Literacy Mathematics Understanding of the World Expressive Arts and Design
Below is a brief explanation about each of the areas of learning and development. Please ask your child’s Key Worker if you would like more information.
Communication and Language development involves giving children opportunities to experience a rich language environment; to develop their confidence and skills in expressing themselves; and to speak and listen in a range of situations.
Physical development involves providing opportunities for young children to be active and interactive; and to develop their co-ordination, control and movement. Children must also be helped to understand the importance of physical activity, and to make healthy choices in relation to food.
Personal, social and emotional development involves helping young children to develop a positive sense of themselves and others; to form positive relationships and develop respect for others; to develop social skills and learn how to manage their feelings; to understand appropriate behaviour in groups; to have confidence in their own abilities.
Literacy development involves encouraging children to link sounds and letters to begin to read and write. Children must be given access to a wide range of reading materials (books, poems and other written materials) to ignite their interest.
The name of the phonics programme we use is: ‘Sounds and Letters’ Principles and practice of Phonics Phase One teaching programme. Published by the DFS. Reference: 00113-2008PCK-EN.
Mathematics involves providing children with opportunities to develop and improve their skills in counting, understanding and using numbers, calculating simple addition and subtraction problems; and to describe shapes, spaces and measure.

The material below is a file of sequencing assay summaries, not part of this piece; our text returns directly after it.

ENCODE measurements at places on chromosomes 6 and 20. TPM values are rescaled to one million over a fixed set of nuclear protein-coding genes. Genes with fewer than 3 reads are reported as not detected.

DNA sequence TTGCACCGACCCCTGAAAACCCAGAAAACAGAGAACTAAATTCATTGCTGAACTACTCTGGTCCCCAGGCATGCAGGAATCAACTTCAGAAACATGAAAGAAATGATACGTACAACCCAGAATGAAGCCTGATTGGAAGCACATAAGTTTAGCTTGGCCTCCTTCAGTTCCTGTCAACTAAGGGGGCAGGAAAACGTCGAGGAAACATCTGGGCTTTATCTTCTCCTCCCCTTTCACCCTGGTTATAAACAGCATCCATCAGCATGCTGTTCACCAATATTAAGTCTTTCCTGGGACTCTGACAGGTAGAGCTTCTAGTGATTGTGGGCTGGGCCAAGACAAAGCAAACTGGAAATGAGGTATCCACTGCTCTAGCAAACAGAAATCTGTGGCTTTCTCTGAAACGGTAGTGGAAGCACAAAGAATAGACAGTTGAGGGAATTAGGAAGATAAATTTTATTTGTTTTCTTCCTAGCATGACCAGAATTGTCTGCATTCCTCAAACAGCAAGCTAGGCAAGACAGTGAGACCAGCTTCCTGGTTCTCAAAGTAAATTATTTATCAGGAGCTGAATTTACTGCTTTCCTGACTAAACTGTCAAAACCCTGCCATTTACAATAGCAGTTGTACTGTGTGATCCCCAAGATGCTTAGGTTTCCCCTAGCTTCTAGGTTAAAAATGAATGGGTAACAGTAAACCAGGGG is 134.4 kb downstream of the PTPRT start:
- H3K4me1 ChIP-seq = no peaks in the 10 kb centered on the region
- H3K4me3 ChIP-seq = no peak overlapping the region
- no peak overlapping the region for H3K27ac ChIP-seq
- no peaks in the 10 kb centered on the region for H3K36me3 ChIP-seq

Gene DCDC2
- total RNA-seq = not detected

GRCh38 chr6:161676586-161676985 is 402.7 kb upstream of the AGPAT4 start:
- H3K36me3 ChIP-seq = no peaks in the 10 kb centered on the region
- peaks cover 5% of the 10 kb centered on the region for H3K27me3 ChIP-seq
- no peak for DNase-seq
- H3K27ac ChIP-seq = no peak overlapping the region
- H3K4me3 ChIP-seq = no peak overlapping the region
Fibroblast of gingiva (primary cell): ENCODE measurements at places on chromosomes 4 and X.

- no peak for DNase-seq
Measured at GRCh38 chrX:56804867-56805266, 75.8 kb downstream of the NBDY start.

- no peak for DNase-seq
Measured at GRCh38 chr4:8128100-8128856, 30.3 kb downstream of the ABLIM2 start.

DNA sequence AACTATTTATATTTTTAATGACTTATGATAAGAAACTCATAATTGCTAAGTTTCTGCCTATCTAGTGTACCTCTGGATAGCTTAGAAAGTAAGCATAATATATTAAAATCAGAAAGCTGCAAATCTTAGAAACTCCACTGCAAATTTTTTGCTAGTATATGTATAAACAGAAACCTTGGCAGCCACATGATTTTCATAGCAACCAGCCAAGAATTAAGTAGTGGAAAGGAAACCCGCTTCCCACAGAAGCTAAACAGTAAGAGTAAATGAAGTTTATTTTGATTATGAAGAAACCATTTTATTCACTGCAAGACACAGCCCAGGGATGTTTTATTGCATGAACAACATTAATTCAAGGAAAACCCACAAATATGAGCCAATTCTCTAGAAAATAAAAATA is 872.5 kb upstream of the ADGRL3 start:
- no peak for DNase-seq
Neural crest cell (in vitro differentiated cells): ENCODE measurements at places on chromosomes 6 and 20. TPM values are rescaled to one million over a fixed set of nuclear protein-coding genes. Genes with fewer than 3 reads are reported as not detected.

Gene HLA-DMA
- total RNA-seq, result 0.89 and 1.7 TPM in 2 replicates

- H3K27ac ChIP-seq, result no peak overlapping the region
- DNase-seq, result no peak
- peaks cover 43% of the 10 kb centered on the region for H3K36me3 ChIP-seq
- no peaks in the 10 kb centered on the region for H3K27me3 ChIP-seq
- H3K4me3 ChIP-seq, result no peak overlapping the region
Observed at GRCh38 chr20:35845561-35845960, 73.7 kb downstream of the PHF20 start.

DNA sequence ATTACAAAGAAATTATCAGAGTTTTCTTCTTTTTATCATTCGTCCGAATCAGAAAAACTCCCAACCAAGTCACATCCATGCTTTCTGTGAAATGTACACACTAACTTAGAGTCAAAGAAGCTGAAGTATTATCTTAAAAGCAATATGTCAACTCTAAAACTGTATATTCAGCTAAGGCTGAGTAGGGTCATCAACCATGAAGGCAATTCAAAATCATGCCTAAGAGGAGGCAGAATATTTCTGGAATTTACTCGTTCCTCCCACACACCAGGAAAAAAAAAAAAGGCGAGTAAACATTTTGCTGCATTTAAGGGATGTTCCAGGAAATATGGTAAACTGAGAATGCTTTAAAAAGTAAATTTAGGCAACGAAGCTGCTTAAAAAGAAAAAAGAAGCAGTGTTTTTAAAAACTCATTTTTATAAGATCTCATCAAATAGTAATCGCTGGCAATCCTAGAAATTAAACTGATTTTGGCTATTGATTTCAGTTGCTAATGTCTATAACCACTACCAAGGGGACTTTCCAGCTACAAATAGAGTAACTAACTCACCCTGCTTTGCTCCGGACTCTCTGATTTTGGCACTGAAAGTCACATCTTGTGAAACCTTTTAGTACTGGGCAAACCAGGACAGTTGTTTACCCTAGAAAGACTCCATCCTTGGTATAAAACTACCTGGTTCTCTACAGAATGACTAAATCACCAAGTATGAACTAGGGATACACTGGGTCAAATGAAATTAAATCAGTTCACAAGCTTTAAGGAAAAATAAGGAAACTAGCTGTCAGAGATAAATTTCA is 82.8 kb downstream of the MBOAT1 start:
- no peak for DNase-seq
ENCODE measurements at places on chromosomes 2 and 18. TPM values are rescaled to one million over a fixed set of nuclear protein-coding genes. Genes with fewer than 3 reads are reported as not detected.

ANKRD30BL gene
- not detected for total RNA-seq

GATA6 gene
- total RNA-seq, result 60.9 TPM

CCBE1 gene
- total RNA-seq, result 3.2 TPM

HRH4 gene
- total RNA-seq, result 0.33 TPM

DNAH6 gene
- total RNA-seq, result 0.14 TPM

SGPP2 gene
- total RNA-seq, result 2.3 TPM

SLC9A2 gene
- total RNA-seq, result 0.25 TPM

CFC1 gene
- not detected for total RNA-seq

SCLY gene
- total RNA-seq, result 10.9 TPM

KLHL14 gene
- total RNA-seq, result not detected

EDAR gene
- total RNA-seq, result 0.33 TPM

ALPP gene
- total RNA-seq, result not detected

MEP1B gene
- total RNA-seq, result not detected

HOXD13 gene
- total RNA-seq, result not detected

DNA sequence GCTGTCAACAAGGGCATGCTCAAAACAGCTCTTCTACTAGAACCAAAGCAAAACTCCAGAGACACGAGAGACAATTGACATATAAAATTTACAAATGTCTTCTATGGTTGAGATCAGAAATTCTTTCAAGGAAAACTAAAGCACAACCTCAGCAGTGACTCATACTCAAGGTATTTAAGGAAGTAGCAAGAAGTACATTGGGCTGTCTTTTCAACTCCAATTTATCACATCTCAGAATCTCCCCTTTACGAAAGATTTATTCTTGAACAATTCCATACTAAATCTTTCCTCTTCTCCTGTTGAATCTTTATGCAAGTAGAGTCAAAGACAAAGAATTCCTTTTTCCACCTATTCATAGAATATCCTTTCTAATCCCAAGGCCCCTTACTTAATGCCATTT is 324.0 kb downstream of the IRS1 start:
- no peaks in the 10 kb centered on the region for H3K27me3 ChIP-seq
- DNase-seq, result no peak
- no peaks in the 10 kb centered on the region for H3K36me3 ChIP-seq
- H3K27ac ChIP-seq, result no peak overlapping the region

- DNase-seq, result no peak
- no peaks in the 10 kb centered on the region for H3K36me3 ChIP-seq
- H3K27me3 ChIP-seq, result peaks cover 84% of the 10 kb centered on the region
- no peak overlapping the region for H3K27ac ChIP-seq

Understanding of the World involves guiding children to make sense of their physical world and the community through opportunities to explore, observe and find out about people, places, technology and the environment.
Expressive Arts and Design involves enabling children to explore and play with a wide range of media and materials, as well as providing opportunities and encouragement for sharing their thoughts, ideas and feelings, through a variety of activities in art, music, movement, dance, role-play, and design and technology.
Key Worker System
In order to tune-in to each individual child’s learning and development, the Nursery operates a Key Worker system. Once your child has settled in and is separating from you confidently we will allocate them a named adult – a key person. Their role is to liaise with you frequently, to observe and monitor your child’s learning and development, and to give you updates and information, especially if there are changes to the normal routine. It helps us to know how things are at home and if your child is worried about anything so that we can make sure they are checked and supported in Nursery.
At least once every half term your child’s key worker will arrange a convenient time to meet with you to discuss your child’s progress. You will be able to ask questions, share information and agree next steps for your child with your key worker.